Critical Tags for Journals

Citations to journal articles should include elements that clearly identify the article. These identifying elements are used by citation matching services to make citations to the articles into live links and by citation indexes in determining which articles are being cited. The most useful of the references elements for identifying journal articles are:
For journal article citations, this is the title of the journal in which the cited article was published. (Publishers and archives typically establish authority lists of journal titles. For example, in PubMed Central processing, the journal title source is usually the NLM title abbreviation of the journal name: <source>Physiol Rev</source>. For book citations, the source is the title of the book: <source>Moby Dick</source>.)
Title of the journal article, typically in English. Usually this is the exact title as given in the print or display of the article: <article-title>The ethics of quackery and fraud in dentistry: a position paper</article-title>. Editorial added content, for example the word “[Retracted]”, should not be added to the title, but should follow the title as text or a <comment>.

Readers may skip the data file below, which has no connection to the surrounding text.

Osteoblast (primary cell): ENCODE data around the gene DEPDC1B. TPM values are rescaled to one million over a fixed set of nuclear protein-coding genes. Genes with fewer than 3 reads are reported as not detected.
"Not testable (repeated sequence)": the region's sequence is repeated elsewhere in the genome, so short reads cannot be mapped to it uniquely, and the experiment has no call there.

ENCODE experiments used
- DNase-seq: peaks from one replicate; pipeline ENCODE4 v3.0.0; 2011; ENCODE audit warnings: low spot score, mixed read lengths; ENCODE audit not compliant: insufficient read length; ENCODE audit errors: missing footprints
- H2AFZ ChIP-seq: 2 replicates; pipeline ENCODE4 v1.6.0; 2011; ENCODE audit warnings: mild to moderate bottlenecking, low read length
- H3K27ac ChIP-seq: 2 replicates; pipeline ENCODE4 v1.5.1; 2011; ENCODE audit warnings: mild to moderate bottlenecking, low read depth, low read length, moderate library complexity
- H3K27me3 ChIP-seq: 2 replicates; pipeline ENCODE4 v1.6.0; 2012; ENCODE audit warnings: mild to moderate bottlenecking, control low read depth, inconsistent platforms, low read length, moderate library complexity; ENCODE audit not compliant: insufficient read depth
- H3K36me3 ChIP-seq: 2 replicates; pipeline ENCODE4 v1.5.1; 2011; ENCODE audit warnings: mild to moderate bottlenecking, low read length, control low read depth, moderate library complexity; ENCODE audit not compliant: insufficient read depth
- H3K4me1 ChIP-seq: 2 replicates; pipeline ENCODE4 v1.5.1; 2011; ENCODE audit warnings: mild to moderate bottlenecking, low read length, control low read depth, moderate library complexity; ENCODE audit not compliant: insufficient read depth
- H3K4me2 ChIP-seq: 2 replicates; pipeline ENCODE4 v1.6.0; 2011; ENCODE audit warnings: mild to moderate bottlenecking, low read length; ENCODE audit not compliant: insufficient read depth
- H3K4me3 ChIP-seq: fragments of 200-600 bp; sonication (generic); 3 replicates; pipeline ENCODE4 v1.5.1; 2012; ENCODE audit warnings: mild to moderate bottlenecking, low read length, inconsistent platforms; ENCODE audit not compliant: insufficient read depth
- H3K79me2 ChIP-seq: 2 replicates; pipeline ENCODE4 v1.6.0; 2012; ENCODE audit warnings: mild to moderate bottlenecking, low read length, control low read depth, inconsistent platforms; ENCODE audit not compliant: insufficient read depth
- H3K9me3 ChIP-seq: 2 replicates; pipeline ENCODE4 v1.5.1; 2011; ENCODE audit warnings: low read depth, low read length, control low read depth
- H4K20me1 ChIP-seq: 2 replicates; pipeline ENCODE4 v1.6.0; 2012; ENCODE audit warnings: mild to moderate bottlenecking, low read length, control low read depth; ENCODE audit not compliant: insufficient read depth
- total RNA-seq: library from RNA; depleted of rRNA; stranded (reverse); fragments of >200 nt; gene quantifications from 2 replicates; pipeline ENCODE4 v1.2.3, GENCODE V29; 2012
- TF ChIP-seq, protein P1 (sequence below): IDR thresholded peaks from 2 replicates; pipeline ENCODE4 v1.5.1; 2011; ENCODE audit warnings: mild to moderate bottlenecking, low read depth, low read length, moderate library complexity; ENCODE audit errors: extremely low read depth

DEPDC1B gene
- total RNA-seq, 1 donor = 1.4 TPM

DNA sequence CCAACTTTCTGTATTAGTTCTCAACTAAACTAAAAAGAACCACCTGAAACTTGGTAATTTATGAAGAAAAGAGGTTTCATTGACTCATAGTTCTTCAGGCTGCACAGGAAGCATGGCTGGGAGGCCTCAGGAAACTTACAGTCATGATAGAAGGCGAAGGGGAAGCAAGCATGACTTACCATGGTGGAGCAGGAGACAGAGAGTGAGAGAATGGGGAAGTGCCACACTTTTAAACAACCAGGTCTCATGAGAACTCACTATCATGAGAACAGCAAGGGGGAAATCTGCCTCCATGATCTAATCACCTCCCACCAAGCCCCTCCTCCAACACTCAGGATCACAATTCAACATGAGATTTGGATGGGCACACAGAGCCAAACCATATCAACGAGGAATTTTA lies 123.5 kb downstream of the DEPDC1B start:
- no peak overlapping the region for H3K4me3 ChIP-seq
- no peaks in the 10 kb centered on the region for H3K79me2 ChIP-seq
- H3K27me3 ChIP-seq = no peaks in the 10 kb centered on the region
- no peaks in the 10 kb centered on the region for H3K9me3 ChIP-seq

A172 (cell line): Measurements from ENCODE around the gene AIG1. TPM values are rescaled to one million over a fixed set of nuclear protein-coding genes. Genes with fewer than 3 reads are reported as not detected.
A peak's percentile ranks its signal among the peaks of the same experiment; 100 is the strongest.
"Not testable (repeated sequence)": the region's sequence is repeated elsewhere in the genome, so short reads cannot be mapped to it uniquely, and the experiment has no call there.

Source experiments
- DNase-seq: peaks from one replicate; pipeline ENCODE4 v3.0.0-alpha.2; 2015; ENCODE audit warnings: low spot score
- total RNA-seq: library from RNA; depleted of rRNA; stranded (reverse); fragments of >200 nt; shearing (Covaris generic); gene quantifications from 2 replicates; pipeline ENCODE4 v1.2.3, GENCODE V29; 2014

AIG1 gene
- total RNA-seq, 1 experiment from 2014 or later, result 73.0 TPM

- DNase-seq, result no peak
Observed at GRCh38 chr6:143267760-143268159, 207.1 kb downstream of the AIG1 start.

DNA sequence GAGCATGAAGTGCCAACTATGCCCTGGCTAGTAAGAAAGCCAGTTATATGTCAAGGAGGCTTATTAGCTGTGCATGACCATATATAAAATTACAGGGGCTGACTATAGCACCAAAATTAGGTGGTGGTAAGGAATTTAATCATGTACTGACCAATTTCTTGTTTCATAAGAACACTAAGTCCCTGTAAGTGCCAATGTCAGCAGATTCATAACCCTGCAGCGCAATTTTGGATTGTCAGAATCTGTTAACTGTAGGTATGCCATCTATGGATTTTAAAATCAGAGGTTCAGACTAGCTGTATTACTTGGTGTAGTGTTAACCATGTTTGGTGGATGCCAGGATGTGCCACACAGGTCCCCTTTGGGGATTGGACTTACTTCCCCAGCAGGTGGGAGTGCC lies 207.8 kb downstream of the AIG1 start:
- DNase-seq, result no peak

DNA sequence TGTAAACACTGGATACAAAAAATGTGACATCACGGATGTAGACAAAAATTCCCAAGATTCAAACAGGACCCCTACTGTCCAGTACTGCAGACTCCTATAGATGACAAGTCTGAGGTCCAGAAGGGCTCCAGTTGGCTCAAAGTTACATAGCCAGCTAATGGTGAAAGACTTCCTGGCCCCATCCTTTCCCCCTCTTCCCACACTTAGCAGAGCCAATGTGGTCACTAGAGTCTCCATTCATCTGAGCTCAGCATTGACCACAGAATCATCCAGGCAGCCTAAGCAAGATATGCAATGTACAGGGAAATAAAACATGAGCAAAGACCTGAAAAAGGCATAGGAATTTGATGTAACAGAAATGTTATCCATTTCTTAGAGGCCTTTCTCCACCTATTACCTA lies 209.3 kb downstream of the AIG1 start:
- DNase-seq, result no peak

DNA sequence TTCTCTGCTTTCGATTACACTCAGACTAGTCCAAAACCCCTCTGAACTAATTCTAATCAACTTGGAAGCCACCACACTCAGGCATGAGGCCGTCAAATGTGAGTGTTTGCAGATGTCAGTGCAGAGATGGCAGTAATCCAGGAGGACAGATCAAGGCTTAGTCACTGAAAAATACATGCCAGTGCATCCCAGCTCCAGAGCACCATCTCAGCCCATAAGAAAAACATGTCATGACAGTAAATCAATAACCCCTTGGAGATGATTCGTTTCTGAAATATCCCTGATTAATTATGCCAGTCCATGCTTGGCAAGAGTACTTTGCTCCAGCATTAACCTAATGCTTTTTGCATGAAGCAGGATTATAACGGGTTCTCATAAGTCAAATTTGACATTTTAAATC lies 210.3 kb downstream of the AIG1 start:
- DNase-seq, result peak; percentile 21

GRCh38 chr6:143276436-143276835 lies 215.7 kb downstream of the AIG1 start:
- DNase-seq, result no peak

The volume number of the journal in which the article was published, if applicable.
The issue number of the journal in which the article was published. The issue number element is typically just a simple counting number such as “4” or “35”, but some journals do simultaneous multiple issues, and in such cases both numbers should be placed inside the single <issue> element: <issue>4-5</issue>.
Page number on which the article starts. (Although many citations also list the last page on which the article can be found (<lpage>), current citation matchers place more emphasis on the first page.)
The name (typically the <surname>) of the first author or editor of the article.
The year of publication. Multiple publication years (“2009-2010”) can be recorded in two ways: as successive <year> elements:
<year iso-8601-date="2009">2009</year>&ndash;<year>2010</year>
or as a single combined year:
<year iso-8601-date="2009">2009&ndash;2010</year>
The month of publication (if present).
The day of publication if present. This is of lesser importance, but some citation matchers use it if it is available.